Francis S. Gabreski, WWII Air Ace

Colonel Francis S. Gabreski, 83, America's air ace in Europe in World War II and an ace in the Korean War died January 31, 2002 of a heart attack.

One of five children, Gabreski was born in Oil City, PA, on January 28, 1919. His parents were Polish immigrants.

He would fly 266 combat missions in two wars destroying 37.5 enemy aircraft in World War II and 6.5 in Korea.

Flying single-engine P-47 Thunderbolt fighters, Mr. Gabreski downed 28 Messerschmitts and Focke-Wulfs over France and Germany between August 24, 1943, and July 5, 1944, and destroyed three more German aircraft on the ground.

He was captured in late July, 1944 after crash-landing near Koblenz, Germany, on what was to have been his last mission, and he spent 10 months as a prisoner of war.

He became an ace (a pilot shooting down at least five enemy planes) in the Korean War as well, flying an F-86 Sabre jet. He shot down six Soviet-built MIG-15 fighters and shared credit for the downing of another.

His flying days began after he graduated from basic training in March, 1941 as a second lieutenant, and joined a fighter unit at Wheeler Field in Hawaii. On the morning of December 7, 1941, he was shaving when the Japanese attacked Pearl Harbor. He scrambled to a P-36 fighter but by then the Japanese aircraft were nowhere in sight.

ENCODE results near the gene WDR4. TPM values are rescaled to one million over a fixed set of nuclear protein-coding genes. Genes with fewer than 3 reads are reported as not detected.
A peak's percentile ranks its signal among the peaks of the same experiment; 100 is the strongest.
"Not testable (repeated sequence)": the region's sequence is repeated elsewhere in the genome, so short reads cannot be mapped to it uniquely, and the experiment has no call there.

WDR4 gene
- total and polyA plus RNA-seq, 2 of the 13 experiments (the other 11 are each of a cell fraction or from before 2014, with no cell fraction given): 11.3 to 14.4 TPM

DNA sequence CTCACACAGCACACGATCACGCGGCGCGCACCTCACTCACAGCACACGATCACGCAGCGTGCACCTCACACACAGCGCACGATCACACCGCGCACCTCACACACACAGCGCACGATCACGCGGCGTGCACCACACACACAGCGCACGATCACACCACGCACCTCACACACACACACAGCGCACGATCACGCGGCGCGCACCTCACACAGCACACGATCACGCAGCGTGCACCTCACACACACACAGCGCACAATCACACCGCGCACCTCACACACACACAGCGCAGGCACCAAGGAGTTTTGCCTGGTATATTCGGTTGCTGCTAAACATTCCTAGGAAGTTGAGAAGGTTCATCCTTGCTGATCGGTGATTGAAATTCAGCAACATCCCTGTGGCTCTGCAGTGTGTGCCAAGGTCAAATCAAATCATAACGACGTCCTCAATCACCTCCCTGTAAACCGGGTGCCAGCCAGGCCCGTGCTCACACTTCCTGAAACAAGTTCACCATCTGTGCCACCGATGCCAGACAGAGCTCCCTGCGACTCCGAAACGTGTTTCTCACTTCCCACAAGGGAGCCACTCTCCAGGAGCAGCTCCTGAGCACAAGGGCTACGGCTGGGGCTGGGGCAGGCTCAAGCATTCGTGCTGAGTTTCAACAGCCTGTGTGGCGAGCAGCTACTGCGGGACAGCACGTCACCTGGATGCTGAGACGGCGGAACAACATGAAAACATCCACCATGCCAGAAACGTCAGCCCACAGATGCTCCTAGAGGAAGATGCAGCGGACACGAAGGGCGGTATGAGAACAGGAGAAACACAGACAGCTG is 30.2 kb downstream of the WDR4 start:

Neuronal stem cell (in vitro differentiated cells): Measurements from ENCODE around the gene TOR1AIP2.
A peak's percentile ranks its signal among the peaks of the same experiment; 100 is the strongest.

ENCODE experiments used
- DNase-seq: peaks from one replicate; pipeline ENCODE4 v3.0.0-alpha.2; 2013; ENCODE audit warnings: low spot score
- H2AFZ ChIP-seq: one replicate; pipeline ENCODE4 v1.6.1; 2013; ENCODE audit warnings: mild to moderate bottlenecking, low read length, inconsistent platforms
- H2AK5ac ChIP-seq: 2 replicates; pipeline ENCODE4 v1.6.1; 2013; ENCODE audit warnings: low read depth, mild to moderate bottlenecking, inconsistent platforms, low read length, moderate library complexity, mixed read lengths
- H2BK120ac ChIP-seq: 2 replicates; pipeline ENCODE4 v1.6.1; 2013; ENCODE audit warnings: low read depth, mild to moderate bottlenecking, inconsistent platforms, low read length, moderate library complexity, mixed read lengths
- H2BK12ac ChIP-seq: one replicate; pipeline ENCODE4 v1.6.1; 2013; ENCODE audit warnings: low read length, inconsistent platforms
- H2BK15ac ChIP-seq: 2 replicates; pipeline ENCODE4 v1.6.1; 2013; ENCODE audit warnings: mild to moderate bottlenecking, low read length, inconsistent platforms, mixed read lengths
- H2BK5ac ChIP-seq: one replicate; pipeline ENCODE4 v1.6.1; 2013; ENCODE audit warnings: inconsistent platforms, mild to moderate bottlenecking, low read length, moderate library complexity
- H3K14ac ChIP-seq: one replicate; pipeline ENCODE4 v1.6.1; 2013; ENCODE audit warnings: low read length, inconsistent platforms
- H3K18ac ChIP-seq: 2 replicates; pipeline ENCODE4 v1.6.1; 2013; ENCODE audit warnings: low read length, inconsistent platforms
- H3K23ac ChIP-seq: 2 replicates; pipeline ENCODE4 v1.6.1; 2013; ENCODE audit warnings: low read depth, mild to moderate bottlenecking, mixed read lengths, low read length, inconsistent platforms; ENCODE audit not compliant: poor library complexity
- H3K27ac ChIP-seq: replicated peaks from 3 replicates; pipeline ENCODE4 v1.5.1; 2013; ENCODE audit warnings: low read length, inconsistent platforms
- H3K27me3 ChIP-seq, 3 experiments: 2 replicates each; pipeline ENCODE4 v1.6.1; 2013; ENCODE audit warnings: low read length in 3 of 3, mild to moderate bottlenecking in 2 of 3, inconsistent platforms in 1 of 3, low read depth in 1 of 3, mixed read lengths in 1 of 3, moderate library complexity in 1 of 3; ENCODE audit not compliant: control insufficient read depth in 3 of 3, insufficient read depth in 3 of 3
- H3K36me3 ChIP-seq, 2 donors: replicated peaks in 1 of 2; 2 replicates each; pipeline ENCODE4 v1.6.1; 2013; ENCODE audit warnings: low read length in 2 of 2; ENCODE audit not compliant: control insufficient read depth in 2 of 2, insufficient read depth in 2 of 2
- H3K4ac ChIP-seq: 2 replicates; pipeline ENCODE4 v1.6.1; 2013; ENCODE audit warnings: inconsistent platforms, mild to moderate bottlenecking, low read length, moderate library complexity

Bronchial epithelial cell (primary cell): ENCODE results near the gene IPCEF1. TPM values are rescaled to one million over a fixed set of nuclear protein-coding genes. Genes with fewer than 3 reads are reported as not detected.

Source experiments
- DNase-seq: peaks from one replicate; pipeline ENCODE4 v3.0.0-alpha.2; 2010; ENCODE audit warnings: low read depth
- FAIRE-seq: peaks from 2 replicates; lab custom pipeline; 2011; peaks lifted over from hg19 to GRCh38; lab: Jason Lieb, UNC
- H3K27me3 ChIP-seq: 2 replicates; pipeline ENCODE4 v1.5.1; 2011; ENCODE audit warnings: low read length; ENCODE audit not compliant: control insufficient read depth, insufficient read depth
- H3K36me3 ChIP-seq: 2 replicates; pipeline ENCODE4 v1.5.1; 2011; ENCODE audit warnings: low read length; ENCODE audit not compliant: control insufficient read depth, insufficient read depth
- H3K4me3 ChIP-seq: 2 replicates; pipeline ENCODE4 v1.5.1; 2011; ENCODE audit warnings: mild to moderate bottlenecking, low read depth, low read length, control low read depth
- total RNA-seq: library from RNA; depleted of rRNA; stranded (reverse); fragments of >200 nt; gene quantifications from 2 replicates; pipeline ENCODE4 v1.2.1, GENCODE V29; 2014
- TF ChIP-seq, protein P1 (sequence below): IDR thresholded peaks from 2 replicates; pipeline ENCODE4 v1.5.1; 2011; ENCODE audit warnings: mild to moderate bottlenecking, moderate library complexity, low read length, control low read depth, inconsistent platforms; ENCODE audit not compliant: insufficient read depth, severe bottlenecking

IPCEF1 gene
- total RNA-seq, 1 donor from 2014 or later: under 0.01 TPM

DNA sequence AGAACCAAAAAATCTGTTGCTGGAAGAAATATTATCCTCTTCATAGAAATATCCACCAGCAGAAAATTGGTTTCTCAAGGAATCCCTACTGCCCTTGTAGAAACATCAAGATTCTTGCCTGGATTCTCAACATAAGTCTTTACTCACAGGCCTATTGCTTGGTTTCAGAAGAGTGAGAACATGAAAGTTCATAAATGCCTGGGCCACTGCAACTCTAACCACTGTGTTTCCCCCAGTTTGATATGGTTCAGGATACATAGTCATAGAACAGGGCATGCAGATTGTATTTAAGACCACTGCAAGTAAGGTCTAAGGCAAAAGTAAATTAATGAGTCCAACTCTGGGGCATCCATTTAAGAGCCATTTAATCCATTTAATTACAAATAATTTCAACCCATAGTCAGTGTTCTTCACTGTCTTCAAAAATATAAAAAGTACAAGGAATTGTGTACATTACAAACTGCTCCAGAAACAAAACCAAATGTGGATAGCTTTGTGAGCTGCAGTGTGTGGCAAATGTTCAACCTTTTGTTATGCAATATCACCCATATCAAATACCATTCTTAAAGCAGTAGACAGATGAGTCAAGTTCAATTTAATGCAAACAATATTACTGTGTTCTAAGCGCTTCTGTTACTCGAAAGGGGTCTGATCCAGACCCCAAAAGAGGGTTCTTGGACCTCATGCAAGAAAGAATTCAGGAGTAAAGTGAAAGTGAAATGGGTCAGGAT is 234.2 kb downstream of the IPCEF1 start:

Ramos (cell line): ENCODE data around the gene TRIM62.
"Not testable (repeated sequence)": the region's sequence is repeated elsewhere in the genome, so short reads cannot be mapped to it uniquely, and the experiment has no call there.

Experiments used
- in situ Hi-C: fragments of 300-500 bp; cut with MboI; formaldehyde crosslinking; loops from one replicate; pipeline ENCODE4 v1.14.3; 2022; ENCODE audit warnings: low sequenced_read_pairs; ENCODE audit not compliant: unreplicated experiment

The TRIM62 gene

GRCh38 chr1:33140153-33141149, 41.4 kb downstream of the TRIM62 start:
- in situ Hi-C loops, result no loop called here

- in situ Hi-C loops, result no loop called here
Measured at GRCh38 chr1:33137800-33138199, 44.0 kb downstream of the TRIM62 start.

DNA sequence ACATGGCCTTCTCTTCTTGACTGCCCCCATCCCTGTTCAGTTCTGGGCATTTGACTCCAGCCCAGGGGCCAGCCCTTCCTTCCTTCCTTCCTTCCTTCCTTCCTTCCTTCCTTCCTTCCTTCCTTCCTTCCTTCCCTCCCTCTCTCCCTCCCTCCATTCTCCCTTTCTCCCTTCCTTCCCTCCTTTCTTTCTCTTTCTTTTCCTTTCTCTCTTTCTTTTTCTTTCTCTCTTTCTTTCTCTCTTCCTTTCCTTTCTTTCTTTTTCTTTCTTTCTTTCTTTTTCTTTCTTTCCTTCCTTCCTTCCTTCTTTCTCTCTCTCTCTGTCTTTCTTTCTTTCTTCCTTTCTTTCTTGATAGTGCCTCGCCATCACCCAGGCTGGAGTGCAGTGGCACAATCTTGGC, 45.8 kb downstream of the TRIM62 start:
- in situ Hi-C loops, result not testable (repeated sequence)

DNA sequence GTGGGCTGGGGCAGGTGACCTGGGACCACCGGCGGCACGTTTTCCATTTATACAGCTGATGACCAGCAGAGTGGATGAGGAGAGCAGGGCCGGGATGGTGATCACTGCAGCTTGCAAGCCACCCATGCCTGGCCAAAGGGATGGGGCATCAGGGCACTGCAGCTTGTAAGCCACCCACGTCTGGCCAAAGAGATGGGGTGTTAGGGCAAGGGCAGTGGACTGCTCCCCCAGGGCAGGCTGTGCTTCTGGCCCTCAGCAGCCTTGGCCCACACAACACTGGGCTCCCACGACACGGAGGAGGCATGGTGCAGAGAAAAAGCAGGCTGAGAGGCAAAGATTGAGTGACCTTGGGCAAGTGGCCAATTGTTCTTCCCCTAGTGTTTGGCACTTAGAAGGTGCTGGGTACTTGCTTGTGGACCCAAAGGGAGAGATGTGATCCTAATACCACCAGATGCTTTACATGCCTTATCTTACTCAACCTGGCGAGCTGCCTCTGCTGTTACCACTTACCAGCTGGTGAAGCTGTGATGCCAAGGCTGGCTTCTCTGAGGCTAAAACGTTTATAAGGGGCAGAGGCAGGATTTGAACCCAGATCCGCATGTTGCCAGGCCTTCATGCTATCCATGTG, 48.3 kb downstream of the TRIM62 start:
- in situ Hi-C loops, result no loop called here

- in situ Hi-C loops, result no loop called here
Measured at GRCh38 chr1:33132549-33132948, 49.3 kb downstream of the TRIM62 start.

Because he spoke Polish and "I felt strongly about what the Nazis had done to Poland," he asked to be assigned to a Polish fighter unit attached to the Royal Air Force. He flew some two dozen missions over Europe with Polish pilots early in 1943 before joining the United States 56th Fighter Group in Britain.

After the war and a hero's welcome home, Gabreski worked for Grumman Aerospace and was head of the Long Island Rail Road, the nation's busiest commuter line. He tried but failed to rescue it.

Gabreski once said: "A pilot can contribute physical acumen, good eyesight and alertness. You have to be calm, cool and collected. Freeze, and you frighten yourself. But, beyond that you need some luck to survive."

Gabreski lived in Dix Hills, NY. Gabreski is survived by three sons, six daughters, two sisters, 18 grandchildren and 4 great-grandchildren.

Among Gabreski's decorations were: The Distinquished Service Cross, Silver Star with Oak Leaf Cluster, Distinquished Flying Cross with nine Oak Leaf Clusters, Air Medal with four clusters, the Bronze Star, The French Legion D'Honneur and Croix de Guerre with Palm, Polish Cross of Valor, the British Distinguished Flying Cross and the Belgian Croix de Guerre.